NASA Director Bill Nelson has made it clear that there is no intention to change the name of future space telescope James Webb, named after a former director of the agency, even though it was alleged that Webb was involved in government discrimination against proud community workers.

The new telescope, due to be launched this coming December and considered the successor to the old Hubble Telescope, is considered one of the crown jewels of the US Space Agency. However, the project is controversial due to the decision to name it after Webb, who served as NASA’s director from 1961 to 1968.

Earlier this year, more than a thousand people signed a petition calling for a name change amid allegations that Webb was systematically discriminating against workers from the gay community in the administration, many of whom were even forced to resign. Following this, NASA opened an investigation to clarify the allegations, but no findings were found to prove the allegations.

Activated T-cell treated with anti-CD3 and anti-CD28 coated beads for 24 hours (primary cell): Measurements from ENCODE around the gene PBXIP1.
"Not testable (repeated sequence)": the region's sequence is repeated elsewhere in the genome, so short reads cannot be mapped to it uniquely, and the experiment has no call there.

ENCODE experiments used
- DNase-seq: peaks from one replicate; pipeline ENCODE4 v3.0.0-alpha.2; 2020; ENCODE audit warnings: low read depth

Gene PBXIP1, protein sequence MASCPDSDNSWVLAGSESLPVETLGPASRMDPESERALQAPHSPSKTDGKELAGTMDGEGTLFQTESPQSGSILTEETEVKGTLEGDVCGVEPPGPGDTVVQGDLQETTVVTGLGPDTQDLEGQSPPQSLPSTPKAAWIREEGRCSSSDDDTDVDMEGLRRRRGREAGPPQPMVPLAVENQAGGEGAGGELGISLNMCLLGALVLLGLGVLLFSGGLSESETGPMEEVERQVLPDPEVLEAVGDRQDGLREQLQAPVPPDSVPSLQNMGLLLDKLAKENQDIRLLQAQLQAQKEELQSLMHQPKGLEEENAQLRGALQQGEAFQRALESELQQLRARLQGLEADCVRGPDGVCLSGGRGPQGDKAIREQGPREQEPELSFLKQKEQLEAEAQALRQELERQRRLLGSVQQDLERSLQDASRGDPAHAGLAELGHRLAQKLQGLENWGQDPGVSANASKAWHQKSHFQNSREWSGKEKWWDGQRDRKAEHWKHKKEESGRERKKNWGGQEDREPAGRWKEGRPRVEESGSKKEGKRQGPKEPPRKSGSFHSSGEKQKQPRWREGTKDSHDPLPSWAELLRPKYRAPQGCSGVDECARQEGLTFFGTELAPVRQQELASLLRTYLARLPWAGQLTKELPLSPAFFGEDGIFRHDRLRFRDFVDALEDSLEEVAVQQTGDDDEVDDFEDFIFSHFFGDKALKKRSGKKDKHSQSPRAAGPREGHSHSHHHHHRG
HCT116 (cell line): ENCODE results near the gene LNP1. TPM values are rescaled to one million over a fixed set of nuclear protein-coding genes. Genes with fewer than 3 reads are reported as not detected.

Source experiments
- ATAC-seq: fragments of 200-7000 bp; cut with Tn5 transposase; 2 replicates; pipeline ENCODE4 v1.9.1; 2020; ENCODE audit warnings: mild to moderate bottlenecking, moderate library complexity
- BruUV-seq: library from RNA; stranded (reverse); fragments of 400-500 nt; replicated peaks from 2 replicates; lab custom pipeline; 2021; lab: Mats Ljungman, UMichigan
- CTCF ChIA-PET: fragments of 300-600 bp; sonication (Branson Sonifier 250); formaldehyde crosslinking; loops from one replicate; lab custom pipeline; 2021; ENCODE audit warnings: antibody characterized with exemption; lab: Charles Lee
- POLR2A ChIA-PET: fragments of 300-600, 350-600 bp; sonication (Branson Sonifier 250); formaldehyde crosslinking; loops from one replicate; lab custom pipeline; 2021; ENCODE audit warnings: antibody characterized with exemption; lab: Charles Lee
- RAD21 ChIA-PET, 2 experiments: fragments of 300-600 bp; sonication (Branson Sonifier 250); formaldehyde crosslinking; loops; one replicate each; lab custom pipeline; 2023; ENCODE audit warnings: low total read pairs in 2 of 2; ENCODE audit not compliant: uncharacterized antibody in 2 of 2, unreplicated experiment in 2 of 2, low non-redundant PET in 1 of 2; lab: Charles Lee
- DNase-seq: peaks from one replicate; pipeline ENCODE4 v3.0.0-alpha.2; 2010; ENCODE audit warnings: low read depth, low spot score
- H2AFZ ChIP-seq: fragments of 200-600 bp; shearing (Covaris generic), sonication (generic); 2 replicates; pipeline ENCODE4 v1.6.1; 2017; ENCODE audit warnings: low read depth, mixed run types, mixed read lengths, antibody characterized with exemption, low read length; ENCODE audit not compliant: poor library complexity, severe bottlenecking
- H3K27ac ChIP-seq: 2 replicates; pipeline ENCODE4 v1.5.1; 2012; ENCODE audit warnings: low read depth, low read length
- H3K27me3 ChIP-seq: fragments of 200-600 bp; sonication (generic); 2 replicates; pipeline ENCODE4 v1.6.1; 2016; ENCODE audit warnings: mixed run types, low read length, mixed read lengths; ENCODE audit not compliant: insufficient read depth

Following this, the agency’s new director, former senator Bill Nelson, made it clear that the new telescope would continue to bear Webb’s name. “We have not found evidence at this stage that justifies the change of name of the James Webb Telescope,” Nelson, himself a former astronaut, told public radio.

By Editor

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